The traditional view of mosasaur evolution held that all paddle-limbed (hydropedal) mosasaurs originated from a single common ancestor with functional legs (plesiopedal). However, this was shaken with the discovery of Dallasaurus, a plesiopedal mosasauroid that was found by multiple phylogenetic analyses to be an ancestor of the Mosasaurinae but unrelated to other mosasaurs. Bell and Polycn (2005) grouped these outside mosasaurs into two clades: the Russellosaurina, whose basal members include plesiopedal genera (Tethysaurinae) of their own and derived members consisting of the Plioplatecarpinae and Tylosaurinae; and the Halisauromorpha, containing the Halisaurinae. The placement of Dallasaurus suggested that the Russellosaurina and Halisauromorpha may have evolved a hydropedal form independently, the former through the tethysaurines, meaning that their placement within the Mosasauridae creates an unnatural polyphyly and thus potentially invalid.   Caldwell informally proposed in a 2012 publication that the definition of a mosasaur must thus be redefined into one that does not consider russellosaurines and halisauromorphs as true mosasaurs, but as an independent group of marine lizards.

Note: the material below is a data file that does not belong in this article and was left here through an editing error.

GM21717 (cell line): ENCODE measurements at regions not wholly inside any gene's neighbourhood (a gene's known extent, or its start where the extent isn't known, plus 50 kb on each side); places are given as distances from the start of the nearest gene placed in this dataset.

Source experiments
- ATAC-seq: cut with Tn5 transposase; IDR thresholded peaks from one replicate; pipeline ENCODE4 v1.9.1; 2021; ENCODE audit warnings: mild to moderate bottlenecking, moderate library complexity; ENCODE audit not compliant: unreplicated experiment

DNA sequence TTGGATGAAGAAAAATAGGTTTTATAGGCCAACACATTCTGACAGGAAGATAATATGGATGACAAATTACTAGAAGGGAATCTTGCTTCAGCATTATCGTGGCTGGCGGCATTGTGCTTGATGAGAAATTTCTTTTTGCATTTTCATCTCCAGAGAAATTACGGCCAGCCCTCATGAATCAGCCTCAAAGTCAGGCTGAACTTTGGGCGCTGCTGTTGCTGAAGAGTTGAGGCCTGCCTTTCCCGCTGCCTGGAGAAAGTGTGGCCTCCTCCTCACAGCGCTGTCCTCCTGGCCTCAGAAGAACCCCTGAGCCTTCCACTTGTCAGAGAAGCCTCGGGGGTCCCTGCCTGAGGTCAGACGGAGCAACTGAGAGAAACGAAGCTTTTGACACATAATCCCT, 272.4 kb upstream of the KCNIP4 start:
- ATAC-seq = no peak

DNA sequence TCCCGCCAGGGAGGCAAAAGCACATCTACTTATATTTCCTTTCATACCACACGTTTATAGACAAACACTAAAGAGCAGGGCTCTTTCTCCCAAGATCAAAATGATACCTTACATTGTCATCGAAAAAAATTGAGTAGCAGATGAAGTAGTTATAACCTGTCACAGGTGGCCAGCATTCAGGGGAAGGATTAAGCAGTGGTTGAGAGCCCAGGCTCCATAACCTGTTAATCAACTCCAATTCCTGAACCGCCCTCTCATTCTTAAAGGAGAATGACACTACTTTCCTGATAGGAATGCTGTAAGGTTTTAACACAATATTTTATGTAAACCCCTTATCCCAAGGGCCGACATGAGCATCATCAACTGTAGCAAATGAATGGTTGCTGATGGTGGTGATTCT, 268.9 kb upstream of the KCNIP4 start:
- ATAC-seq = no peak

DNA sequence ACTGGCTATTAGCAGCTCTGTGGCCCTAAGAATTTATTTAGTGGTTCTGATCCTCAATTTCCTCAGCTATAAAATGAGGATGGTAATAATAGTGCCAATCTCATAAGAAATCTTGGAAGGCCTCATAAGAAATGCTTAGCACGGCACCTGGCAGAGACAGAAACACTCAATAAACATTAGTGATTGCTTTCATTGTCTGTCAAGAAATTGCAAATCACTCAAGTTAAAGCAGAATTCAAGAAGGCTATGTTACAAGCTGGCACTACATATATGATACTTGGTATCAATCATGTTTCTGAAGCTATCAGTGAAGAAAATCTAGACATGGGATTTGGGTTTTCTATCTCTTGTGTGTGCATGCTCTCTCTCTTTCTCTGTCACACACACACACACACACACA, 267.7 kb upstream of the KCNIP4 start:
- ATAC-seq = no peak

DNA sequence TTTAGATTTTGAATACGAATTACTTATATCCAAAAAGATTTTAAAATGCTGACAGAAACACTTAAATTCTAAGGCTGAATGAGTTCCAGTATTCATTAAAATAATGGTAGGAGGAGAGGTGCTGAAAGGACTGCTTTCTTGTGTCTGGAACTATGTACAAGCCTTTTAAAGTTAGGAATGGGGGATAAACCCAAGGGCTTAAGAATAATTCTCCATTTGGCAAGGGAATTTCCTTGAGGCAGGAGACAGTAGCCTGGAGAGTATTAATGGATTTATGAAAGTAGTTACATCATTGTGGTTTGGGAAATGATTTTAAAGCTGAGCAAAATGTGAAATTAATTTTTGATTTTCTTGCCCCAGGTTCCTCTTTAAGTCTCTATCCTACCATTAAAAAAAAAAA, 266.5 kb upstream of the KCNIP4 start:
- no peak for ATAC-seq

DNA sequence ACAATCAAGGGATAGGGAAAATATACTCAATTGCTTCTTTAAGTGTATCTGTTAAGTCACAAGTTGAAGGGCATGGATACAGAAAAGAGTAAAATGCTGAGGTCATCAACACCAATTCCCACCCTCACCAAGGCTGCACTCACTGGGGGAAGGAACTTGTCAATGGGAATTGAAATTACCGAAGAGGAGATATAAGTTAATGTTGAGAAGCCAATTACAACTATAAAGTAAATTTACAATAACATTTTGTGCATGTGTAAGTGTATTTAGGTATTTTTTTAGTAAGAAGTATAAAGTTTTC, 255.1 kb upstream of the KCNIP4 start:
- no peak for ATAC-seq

However, phylogenetic studies of mosasaurs can be fickle, especially when wild card taxa like Dallasaurus remain poorly understood. For example, some studies such as a 2009 analysis by Dutchak and Caldwell instead found that Dallasaurus was ancestral to both russellosaurines and mosasaurines,  although results were inconsistent in later studies.  A 2017 study by Simoes et al. noted that utilization of different methods of phylogenetic analyses can yield different findings and ultimately found a consistent indication that tethysaurines were a case of hydropedal mosasaurs reversing back to a plesiopedal condition rather than an independent ancestral feature. 
Though no individual genus or subfamily is found worldwide, the Mosasauridae as a whole achieved global distribution during the Late Cretaceous with many locations typically having complex mosasaur faunas with multiple different genera and species in different ecological niches.
Mosasaurs, along with other extinct aquatic Mesozoic reptiles, are often erroneously depicted as 'swimming dinosaurs' in popular culture. The belief that mosasaurs are dinosaurs is a common misconception.